Factor analysis provided mixed results for this expectation—different analytical approaches consistently yield a single, dominant dimension but there were also occasional hints of other dimensions. For example, an unrestricted maximum likelihood factor analysis with oblimin rotation resulted in two factors with eigenvalues greater than 1.0, but all 32-items loaded on the first factor at .49 or higher and there was no real theoretical coherence to the eight items that loaded at .30 or higher on the second factor. Accordingly, in the analysis reported below we used our four original indexes as the primary measures of health impact but we also included the overall measure containing all 32 items. Finally, recognizing that space in surveys is nearly always at a premium, we also broke out the 10 items with the highest percent agreeing (and thus with comparatively high variance) to create an abbreviated battery that could serve as an efficient instrument for measuring the health impacts of politics (Cronbach’s alpha for these ten items = .88, factor analysis yields a single dimension accounting for 44 percent of variance; see Table 3 for a complete list of the short battery items).
Table 2 reports the percent of respondents agreeing/strongly agreeing with each item, and these results consistently indicate politics exacts a toll on well-being. In terms of physical health, nearly 40% of respondents report experiencing stress as a result of politics, while roughly a fifth or more report losing sleep, being fatigued, or suffering depression because of politics. More than 10% report non-specific physical health issues related to politics and four percent even indicate they have considered suicide as a result of politics. Approximately 10 to 30% of the population also believed that politics took an emotional toll on them by triggering anger, frustration, hate, guilt, or leading to comments they later regretted.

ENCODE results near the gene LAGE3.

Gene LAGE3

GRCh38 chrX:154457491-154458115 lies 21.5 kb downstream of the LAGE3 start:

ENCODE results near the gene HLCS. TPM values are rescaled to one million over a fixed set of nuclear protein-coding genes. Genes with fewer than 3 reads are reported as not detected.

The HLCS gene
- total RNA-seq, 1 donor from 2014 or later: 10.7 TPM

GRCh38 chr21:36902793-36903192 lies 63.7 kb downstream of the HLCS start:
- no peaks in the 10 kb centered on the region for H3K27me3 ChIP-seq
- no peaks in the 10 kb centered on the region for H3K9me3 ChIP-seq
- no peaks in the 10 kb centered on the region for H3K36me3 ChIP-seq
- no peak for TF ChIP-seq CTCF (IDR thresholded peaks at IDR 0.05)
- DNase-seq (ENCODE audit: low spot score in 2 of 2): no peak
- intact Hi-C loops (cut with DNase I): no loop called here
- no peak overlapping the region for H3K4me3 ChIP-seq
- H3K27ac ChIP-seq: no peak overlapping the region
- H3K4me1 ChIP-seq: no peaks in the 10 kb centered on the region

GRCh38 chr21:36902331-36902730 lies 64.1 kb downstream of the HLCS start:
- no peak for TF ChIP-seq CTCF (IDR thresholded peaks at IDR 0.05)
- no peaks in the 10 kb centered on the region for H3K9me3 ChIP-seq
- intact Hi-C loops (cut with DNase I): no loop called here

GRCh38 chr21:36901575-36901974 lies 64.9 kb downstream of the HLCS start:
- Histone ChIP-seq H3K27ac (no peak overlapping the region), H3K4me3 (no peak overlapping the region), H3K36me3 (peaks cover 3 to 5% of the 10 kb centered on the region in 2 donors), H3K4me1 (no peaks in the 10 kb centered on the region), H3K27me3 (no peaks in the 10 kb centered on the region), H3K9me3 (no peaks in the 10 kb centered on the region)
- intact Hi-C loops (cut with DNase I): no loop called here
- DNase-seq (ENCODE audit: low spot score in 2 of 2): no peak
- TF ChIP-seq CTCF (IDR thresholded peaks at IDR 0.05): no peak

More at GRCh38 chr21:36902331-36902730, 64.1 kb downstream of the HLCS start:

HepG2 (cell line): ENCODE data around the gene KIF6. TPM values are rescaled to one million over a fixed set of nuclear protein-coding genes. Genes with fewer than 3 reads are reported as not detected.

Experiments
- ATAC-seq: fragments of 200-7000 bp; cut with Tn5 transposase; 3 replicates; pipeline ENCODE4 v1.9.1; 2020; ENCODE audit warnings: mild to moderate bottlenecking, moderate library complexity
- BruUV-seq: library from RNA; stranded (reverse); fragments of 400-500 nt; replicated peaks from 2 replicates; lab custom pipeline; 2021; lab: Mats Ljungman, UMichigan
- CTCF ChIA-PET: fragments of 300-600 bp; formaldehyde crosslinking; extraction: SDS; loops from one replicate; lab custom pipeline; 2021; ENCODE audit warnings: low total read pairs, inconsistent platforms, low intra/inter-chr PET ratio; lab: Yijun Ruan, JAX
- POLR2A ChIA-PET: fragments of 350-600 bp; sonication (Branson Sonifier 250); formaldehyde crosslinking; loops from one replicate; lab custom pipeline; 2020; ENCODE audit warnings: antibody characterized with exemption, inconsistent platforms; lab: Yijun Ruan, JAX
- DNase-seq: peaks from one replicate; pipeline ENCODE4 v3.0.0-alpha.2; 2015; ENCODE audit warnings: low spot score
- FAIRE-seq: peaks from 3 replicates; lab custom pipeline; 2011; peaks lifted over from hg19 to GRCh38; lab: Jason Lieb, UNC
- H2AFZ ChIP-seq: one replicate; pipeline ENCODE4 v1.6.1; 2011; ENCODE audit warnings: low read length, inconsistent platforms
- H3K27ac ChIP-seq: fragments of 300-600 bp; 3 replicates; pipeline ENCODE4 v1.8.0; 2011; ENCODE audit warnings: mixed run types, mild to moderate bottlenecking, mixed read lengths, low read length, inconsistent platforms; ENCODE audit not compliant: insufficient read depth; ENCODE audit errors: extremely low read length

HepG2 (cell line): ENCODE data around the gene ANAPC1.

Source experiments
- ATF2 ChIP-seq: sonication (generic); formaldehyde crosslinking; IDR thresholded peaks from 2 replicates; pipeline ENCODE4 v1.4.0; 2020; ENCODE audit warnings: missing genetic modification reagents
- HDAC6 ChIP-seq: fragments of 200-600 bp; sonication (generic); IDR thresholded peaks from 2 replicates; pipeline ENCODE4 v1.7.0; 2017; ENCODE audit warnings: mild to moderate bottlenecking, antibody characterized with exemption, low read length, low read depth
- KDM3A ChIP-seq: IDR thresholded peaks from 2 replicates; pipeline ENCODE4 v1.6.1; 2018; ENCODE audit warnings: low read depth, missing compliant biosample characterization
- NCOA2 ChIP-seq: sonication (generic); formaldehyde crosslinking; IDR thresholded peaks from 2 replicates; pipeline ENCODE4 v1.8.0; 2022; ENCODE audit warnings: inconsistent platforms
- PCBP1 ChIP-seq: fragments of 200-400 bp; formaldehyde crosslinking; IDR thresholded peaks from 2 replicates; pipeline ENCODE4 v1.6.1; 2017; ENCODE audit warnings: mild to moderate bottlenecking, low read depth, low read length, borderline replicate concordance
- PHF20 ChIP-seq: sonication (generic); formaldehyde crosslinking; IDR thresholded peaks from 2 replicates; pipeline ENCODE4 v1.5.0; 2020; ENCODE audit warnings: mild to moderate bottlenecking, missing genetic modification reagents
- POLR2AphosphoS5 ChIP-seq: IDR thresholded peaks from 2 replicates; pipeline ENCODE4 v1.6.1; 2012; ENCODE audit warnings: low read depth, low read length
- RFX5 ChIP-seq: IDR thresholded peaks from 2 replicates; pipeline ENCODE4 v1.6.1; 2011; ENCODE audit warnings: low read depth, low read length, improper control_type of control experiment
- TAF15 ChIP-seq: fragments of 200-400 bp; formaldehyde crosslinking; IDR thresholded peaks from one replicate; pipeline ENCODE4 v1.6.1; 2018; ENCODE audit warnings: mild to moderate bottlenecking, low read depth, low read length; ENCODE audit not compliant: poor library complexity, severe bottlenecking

A fairly large fraction of our respondents—roughly 10 to 25%—reported thinking, caring, and focusing on politics more than they want, saying and writing things they later regret, making bad decisions, ignoring other priorities, and feeling empty at the end of major political events. This suggests that a non-trivial number of people recognize certain forms of political involvement will exact significant personal costs, but have a hard time over-riding their inclination to engage and we refer to this as “regretted behavior.” Finally, about a fifth of our sample reported that politics had damaged friendships and created problems with family, friends, and in the home. Approximately five percent believed politics led to financial or legal problems or caused them to miss time at work or school.
Table 4 reports correlational analyses (Pearson’s r) between our primary “potential costs” measures and the individual-level traits and characteristics described above. These results indicate a number of patterns. First, across rows the coefficients display stable directions and comparable effect sizes. Seventeen of the 24 variables listed in the first column of Table 4 have consistent directional relationships with all six health measures. Eighteen variables display statistically significant correlations with at least two of the health measures and 15 of those show directional stability across the row. In short, regardless of the health measure examined, correlates seem to be highly comparable which again suggests that these measures are tapping into a single underlying dimension.